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My Favorite Songs of 2023: The Declining Winter, Depeche Mode, Everything But the Girl, Slowdive

The year brought us beautifully pastoral post-rock, the triumphant return of some musical icons, synth-heavy shoegaze, and more.
Depeche Mode’s Martin Gore and David Gahan

Reflecting on my favorite songs of 2023, I’m struck by how many of them are reflections on mortality, be it in the actual lyrics or because they contain a sense of maturity that often comes with growing old. Pop and rock music have always been a young person’s game. That said, there’s something sublime when old folks — or even just middle-aged folks — don’t try to be young or hip or recapture their youth, but rather, bring age, maturity, and the regrets that come with such things to bear on their music. The juxtaposition of music that’s so often associated with youth, with the wisdom and regrets of age, has become increasingly appealing and resonant to me.

Which makes sense, I suppose, considering that the world feels like it’s on the verge of flying apart, be it the increasing violence in the Middle East, the violent and apocalyptic rhetoric that underscores American politics, the growing disparities of justice and prosperity — or even just the brush with death that my own family experienced earlier this year.

Indeed, nearly all of the songs in this year’s playlist contain laments and darker undercurrents while, at the same time, expressing a sense of longing for something better, for a life that’s more whole and complete. They tap into the Jewish concept of shalom, that sense of peace and complete flourishing that occurs when the world is rightly ordered and everything is as it ought to be. Sadly, we are very far from shalom these days, which is probably why all of these songs have resonated with me as much as they have.

I hope they resonate with you, as well.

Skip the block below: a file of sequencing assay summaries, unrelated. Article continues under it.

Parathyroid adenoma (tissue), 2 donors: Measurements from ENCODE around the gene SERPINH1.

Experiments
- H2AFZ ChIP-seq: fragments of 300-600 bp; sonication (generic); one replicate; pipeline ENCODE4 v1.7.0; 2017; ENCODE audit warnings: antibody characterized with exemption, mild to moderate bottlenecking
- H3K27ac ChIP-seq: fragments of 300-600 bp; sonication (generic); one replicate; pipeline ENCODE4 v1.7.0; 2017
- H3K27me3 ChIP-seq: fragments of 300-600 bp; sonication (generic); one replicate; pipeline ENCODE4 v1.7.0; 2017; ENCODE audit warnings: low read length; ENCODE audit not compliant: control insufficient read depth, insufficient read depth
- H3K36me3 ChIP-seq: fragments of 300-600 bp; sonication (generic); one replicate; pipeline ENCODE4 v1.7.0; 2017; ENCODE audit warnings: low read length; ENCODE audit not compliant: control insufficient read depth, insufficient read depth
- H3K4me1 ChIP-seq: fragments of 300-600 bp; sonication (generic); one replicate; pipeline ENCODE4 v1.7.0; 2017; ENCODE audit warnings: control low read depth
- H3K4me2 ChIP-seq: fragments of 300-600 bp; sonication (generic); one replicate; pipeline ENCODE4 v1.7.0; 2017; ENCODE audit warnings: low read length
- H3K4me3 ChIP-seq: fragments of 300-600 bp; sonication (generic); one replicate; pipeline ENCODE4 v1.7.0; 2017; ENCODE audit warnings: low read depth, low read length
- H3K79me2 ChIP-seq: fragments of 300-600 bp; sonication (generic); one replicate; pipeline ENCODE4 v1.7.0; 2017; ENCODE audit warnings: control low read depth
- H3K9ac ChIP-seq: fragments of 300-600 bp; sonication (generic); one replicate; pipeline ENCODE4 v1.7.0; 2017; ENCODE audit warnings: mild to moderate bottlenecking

“Scum” by Bark Psychosis

Originally released in 1992 by the 3rd Stone label, “Scum” is a twenty-one minute excursion through jazz, improv, electronic, drone, and alternative music that laid the foundation for Bark Psychosis’ seminal 1994 masterpiece, Hex. But earlier this year, Graham Sutton remastered and reissued the track on vinyl via Rolling Heads Ltd. as a Record Store Day exclusive. And in a bit of cheekiness, the B-side — titled “Mucs” — is just “Scum” played in reverse.

“Really Early, Really Late” by The Declining Winter

I’ve been following The Declining Winter ever since 2008’s Goodbye Minnesota, and I can confidently say that Really Early, Really Late is their finest work yet (read my review). Richard Adams and his collaborators — which include epic45’s Ben Holton — perfectly encapsulate everything that I loved about Adams’ work in Hood while expanding the sonic palette in some new ways. The title track is a perfect example of this, eight-and-a-half minutes of melancholy post-rock that’s perfect for long, meandering walks under gray skies.

“Ghosts Again” by Depeche Mode

I’m not sure what else there is to say about Depeche Mode at this point. The guys are musical icons and could totally rest on their laurels. But what do David Gahan and Martin Gore do, instead? Release a solid album led by one of their best singles in years. In addition to being an absolute banger, “Ghosts Again” is a poignant reflection on mortality as only musicians in their sixties(!) can write. And the song’s all the more poignant in light of the death of their friend and bandmate, Andy “Fletch” Fletcher, in 2022.

“Run a Red Light” by Everything But the Girl

Fuse is Everything But the Girl’s first album since 1999’s Temperamental, and shows that Tracey Thorn and Ben Watt are still down with the club scene. But “Run a Red Light” is one of the album’s more subdued moments. Electronics flicker at the song’s periphery, but its core — both musical and emotional — is Watts’ simple piano and Thorn’s soulful voice as she sings of late nights, early mornings, and romantic urgency with a mix of nostalgia and regret that can only come with age.

“Whitebelt” by Fine China

2022’s Trees At Night found Fine China scrapping their ’80s-influenced sound for New Age-y ambience and textures. With 2023’s Eyes in the Water, the Arizona outfit still delved into drifty atmospherics, but brought back some of their classic riffs and melodies. The resulting work, as exemplified by a song like “Whitebelt,” sounds very much like a band in the midst of a significant transition — and hints at even better things to come.